Group pushing for free tuition at SIUC
CARBONDALE, IL (KFVS) - A new proposal from the SIUC Young Democratic Socialists of America and the Southern Illinois Chapter of Democratic Socialists of America is aiming to make tuition at the school free.
The two groups met at the Morris Library Rotunda on Thursday, Nov. 1 to announce a petition to get signatures in support of the change.
Layne Ellingsworth is a student at SIUC and treasurer of their YDSA chapter, he claims that by making SIUC free to attend it will help Carbondale by bringing more students to the school and stimulate local business.
“More jobs and more students means more money circulating in the local economy,” he said.
Sam Smucker co-chairs the Southern Illinois chapter of the DSA, and says that the enrollment problem at the school comes from tuition being too high.
He said at the announcement that the DSA groups have received a lot of criticism on the big issue with free education; how do you pay for it?
“We think that it’s really the job of politicians to take this on as a priority and then come up with ways to pay for it that does not burden the people of Illinois,” Smucker said.
The two DSA groups do make some suggestions in their proposal, such as, a tax on stock exchanges made in Chicago or a progressive income tax.
Ellingsworth commented on a time when Rauner would be out of office after the midterms when he said this, “Everyone talks about lowering taxes, but often don’t want to talk about what high taxes can do for a society if they’re used correctly."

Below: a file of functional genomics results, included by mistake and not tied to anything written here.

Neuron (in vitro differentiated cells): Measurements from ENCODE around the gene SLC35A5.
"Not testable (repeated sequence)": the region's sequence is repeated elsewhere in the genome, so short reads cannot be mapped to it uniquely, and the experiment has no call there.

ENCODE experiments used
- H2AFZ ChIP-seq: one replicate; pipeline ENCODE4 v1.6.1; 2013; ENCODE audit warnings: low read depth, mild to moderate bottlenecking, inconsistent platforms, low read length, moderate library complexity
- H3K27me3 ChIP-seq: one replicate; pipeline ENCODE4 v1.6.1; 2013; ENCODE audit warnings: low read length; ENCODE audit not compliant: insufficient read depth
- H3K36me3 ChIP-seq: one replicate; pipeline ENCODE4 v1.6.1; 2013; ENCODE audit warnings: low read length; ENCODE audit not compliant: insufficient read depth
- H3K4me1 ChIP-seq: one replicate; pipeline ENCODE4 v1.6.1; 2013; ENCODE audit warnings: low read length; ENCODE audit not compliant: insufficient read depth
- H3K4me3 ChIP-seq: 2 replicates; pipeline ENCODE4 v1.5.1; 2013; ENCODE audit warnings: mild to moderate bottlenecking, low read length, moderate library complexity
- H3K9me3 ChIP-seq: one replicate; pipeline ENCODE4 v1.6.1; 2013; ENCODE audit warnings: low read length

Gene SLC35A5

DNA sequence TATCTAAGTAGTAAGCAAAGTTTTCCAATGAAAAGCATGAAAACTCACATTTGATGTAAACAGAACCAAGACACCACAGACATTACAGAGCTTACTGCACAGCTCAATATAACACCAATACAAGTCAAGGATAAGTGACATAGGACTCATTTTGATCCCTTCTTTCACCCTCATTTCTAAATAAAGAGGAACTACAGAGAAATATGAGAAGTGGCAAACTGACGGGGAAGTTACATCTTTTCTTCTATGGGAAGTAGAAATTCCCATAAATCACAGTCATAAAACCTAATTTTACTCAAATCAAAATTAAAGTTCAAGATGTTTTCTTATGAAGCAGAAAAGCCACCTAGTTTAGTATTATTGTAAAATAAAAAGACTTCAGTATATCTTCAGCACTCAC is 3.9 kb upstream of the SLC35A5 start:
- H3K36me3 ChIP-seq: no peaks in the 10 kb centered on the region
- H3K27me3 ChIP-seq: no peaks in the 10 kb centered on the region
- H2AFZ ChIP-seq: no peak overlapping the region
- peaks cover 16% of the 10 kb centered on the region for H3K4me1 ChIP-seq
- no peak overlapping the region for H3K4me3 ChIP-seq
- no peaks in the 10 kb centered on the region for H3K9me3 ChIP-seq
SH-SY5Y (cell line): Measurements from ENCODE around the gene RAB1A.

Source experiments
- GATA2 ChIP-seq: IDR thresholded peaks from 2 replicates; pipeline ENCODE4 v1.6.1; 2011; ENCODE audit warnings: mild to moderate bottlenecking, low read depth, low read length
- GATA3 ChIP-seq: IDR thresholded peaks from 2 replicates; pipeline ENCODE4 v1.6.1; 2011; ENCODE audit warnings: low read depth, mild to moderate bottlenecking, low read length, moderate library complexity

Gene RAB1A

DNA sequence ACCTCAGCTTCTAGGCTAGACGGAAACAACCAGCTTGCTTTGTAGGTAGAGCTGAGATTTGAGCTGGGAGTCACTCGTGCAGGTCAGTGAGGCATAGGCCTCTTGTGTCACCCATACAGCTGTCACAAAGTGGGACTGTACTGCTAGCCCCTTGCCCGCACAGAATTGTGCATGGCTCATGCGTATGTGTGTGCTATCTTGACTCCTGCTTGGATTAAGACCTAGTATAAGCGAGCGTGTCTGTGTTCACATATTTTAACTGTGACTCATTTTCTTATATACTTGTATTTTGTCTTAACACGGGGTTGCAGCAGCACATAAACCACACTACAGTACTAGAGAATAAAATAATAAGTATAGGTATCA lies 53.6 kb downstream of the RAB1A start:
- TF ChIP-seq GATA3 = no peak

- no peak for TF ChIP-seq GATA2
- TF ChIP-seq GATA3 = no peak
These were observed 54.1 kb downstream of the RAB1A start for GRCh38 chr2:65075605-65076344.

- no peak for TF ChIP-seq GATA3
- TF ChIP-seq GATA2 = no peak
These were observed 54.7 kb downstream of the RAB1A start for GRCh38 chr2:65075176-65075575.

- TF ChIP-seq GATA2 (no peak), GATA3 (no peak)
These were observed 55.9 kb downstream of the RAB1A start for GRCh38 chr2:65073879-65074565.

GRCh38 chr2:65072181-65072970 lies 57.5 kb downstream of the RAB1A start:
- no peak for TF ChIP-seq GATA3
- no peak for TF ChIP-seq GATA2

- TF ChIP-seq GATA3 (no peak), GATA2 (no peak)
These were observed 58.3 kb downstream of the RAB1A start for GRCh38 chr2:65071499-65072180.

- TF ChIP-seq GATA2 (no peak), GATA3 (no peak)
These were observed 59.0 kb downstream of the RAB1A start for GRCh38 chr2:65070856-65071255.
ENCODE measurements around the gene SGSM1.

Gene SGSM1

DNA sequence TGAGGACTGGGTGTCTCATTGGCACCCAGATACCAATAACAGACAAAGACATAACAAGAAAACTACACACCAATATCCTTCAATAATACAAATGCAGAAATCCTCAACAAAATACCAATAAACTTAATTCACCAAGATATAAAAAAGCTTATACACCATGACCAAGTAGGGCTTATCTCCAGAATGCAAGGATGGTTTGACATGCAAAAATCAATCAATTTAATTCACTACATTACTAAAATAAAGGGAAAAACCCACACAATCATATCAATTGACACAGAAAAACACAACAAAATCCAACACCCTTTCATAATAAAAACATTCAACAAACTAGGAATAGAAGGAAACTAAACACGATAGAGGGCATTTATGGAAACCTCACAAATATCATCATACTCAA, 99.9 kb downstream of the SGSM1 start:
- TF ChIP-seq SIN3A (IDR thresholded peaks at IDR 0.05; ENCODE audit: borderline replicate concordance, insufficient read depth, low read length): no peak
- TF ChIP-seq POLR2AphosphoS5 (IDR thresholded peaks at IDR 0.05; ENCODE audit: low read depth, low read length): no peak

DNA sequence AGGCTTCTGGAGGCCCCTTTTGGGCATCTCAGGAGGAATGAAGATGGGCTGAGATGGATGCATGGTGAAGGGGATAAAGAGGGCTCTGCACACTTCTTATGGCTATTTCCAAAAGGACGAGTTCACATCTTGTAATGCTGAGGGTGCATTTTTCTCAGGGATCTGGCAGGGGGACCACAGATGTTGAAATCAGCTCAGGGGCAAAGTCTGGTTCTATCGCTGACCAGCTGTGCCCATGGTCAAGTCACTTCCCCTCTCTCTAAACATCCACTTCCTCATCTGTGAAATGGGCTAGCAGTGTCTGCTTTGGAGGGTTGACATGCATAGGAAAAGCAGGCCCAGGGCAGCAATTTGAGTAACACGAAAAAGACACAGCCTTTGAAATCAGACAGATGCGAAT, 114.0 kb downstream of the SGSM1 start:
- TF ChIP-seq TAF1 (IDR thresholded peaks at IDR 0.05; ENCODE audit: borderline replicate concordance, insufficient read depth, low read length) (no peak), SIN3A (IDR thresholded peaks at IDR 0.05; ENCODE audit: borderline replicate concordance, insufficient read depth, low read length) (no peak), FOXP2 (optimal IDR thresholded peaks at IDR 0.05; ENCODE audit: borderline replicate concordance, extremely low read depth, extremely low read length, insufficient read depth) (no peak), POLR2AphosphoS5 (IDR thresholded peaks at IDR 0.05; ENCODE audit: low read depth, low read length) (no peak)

Rae Goldsmith, the chief communications officer at the school, spoke on behalf of SIUC officials when she said the state hasn’t been giving the school a lot of money recently.
She doesn’t think eliminating tuition will solve many of SIUC’s problems because tuition is most of what keeps the lights on there.
“We’ve seen over the years that state funding has declined and that has in fact driven tuition up, again, to cover the costs of an education,” she said.
Essentially, Goldsmith said that it costs a lot of money to run a school. From the teachers, to staff, to football games, to grounds employees, homecoming celebrations, and all the other elements that come with running a school, cutting out tuition just wouldn’t work according to Goldsmith.
“Unless there’s an alternative source of revenue,” she said, “and we know it’s not coming from the state of Illinois, to make up for the tuition expenses, I don’t know how we could move forward with a free tuition economically.”
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